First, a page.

- Claiming that head injury led to the accidental drug overdose of a former performer over 20 years after he last performed.
It is unfortunate that some former performers have been improperly recruited under the guise of a big ‘pay day', and we feel badly that these individuals are being misled and exploited."
In a story by the Associated Press (AP) entitled "WWE seeking to block concussion-related lawsuits" WWE lawyer Jerry McDevitt added that:
"Before this guy started trolling around looking for people to sue, we didn't have one person, none, claiming they had any kind of traumatic brain injuries, or dementia or ALS or any of the kind of stuff you see associated with the NFL."
This also seems a misleading statement to make too, as three wrestlers have been diagnosed with chronic traumatic encephalopathy (CTE) post-mortem (Chris Benoit, Andrew "Test" Martin and an unnamed third case), many wrestlers are known to suffer from dementia in later life (such as Nick Bockwinkel, Angelo Mosca and the late Verne Gagne), and Al Snow complained to the New York Times five years ago that his wrestling career had left him with "neurological damage that caused numbness on his right side, hearing loss and memory problems." Indeed, Daniel Bryan is reportedly suffering from a career threatening concussion injury at the moment, so there is an element of the pot calling the kettle black to McDevitt's rhetoric.
According to the AP, Kyros is denying WWE's claims that he's misleading and exploiting his clients:
Konstantine Kyros, who represents the wrestlers, denies those allegations. He said he has been retained by dozens of former WWE performers who all have health problems related to being dropped on their heads too many times.
He said each of them suffered repeated concussions and sub-concussive injuries after performing up to hundreds of times a year.
He said he will argue the statute of limitations doesn't apply when medical conditions manifest themselves years after the events that caused them.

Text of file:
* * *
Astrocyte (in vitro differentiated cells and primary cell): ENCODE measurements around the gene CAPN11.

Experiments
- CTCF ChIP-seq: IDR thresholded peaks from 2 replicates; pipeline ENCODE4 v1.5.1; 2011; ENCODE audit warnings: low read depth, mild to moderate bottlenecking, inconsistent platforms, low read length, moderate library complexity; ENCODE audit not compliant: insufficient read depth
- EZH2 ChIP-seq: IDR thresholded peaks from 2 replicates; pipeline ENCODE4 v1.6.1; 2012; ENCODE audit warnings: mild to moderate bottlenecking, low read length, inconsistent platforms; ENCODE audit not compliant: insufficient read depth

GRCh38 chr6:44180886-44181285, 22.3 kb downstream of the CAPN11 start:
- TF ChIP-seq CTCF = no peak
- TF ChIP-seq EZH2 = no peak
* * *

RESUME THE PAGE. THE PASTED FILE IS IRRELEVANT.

"What the WWE lawsuit is doing is trying to do is prevent some of the most storied performers in the history of the organization from having their day in court," he said.
Robert "Blackjack Mulligan" Windham backed up Kyros to the AP, claiming that he has been diagnosed with dementia and blood clots in the brain, conditions that he believes were caused by his wrestling career, and arguing that his son Barry Windham is already showing signs of having similar problems in the future:
Reached at his home in Groveland, Florida on Wednesday, Windham said he has been diagnosed with dementia and blood clots in his brain, and feels abandoned by WWE.
The 73-year-old, who has not wrestled in 12 years, said he's positive his conditions are due to years of suffering head trauma in the ring.
"Sergeant Slaughter once went nuts on me and beat me unconscious with a turnbuckle," he said. "My jaw was broken. I lost teeth. I blacked out."
He said his son, former wrestler Barry Windham, also developed serious problems, including drug addiction, which he believes were related to his numerous head injuries.
"They really don't want to face it," he said. "They want to send everyone to rehab. But rehab doesn't work for loss of memory."
Robert Windham said he now uses a wheelchair, suffers from near constant nausea, and needs to use stickers on his bathroom door to remind him when he last went to the bathroom.
"And my son, you look at him and the lights are on, but nobody is home anymore," he said.
It should be noted that Robert Windham is the father-in-law of current WWE producer Mike Rotunda and the grandfather of Bray Wyatt and Bo Dallas. He's also made several posts on his own personal Facebook page over the past two months that could be interpreted as attempting to solicit other wrestlers to join Kyros' class action lawsuit against WWE:
WWE is demanding a jury trial on this matter, which may be a risky strategy, as many of the plaintiffs will come across as sympathetic in their injured states, and will also put the company under greater media scrutiny whilst the case is being heard.